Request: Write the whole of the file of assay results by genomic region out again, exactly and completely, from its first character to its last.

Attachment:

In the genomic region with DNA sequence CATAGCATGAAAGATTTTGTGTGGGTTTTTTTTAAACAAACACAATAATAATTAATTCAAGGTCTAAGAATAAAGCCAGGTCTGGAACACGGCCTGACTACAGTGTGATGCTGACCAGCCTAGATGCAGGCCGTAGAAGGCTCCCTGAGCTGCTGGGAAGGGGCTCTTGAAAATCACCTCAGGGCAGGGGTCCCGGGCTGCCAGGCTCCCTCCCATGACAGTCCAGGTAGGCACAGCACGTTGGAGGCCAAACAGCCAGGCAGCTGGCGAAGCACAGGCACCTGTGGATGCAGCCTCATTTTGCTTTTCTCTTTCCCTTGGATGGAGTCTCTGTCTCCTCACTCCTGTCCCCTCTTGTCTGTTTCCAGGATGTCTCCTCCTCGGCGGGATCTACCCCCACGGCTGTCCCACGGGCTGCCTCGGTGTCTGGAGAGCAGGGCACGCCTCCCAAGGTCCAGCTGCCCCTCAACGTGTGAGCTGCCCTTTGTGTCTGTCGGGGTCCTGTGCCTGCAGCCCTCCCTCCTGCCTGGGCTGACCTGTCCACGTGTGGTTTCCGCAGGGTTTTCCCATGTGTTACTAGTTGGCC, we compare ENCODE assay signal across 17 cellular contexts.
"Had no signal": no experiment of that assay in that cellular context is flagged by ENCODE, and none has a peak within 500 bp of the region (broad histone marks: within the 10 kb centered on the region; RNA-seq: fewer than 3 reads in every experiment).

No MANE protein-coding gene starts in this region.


In the genomic region with DNA sequence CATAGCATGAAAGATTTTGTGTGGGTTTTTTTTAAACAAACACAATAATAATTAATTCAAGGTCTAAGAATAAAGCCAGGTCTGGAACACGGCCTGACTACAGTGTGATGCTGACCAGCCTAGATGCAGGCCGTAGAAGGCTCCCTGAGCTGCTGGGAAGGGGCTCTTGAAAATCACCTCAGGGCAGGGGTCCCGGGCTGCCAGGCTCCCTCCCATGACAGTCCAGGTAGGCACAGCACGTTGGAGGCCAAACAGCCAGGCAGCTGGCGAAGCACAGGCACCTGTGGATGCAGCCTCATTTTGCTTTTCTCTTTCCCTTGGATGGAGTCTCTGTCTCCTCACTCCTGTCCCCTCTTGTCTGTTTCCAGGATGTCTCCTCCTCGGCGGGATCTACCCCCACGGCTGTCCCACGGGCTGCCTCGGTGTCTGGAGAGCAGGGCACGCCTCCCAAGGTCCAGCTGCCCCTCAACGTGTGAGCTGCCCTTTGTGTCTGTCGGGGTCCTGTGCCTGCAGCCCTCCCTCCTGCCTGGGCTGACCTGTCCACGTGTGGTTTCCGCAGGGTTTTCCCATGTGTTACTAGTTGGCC, we compare ENCODE assay signal across 17 cellular contexts.
"Had no signal": no experiment of that assay in that cellular context is flagged by ENCODE, and none has a peak within 500 bp of the region (broad histone marks: within the 10 kb centered on the region; RNA-seq: fewer than 3 reads in every experiment).

No MANE protein-coding gene starts in this region.